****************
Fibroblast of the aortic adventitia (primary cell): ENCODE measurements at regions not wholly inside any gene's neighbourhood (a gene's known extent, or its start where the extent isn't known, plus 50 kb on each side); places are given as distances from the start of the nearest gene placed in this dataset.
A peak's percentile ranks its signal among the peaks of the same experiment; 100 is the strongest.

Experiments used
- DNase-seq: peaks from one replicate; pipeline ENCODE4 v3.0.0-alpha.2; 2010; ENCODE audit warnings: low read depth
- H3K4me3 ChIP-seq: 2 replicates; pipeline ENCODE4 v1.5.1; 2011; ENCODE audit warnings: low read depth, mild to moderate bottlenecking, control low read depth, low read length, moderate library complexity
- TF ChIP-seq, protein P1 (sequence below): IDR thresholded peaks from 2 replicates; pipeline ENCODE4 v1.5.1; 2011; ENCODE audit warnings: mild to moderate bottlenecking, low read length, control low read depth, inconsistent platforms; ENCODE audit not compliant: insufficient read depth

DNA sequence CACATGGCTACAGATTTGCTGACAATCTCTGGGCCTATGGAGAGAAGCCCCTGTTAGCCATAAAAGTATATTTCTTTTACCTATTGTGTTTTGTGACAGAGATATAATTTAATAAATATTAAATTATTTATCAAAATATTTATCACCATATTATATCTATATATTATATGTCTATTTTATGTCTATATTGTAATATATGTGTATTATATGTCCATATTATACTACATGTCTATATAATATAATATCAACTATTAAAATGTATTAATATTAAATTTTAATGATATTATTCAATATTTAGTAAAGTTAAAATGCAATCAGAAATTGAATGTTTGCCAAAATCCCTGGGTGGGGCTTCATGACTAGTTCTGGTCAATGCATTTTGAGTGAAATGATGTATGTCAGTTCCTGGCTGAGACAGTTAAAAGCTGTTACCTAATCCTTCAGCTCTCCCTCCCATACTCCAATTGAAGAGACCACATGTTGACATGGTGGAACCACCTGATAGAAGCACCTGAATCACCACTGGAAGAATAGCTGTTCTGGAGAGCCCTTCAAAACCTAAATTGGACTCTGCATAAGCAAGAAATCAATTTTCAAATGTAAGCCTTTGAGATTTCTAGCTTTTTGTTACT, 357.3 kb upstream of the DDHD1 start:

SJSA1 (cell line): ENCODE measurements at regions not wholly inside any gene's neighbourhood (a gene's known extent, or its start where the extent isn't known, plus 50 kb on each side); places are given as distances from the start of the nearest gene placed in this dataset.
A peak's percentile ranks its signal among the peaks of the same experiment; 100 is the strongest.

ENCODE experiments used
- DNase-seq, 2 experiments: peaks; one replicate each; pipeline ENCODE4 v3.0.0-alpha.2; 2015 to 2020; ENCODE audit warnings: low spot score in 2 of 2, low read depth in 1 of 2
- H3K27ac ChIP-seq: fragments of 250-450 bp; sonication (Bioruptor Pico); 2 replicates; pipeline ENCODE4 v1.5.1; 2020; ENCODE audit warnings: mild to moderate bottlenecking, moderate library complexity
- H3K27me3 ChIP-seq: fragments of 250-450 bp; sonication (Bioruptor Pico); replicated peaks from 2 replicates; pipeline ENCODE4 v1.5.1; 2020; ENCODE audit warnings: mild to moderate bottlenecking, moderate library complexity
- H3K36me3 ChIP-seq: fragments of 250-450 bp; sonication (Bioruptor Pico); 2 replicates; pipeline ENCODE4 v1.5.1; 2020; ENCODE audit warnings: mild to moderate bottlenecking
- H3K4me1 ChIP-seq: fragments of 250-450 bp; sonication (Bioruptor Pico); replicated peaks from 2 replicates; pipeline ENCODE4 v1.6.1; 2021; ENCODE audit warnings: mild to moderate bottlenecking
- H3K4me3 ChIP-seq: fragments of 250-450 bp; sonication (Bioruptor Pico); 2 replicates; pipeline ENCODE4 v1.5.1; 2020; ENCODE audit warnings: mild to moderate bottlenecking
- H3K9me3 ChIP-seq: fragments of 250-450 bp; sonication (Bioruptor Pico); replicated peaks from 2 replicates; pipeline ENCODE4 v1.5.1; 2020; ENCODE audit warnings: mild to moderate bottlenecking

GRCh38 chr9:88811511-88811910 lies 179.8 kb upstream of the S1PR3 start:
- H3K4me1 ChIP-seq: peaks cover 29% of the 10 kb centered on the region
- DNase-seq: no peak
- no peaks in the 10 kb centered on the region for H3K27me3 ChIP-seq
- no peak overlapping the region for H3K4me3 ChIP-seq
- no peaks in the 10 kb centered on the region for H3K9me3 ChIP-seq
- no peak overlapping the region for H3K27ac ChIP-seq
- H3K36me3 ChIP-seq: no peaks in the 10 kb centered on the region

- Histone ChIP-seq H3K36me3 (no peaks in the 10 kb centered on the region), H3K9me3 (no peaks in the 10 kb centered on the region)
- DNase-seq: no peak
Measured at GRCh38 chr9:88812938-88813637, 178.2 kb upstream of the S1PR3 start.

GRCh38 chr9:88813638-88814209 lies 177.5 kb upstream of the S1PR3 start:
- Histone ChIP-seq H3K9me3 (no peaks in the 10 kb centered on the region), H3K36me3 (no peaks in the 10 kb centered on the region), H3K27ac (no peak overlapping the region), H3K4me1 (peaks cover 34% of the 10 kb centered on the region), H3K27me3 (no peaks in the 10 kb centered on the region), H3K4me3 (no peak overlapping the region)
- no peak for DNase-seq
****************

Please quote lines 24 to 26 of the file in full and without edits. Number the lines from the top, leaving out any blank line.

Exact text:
- no peak overlapping the region for H3K27ac ChIP-seq
- H3K36me3 ChIP-seq: no peaks in the 10 kb centered on the region

- Histone ChIP-seq H3K36me3 (no peaks in the 10 kb centered on the region), H3K9me3 (no peaks in the 10 kb centered on the region)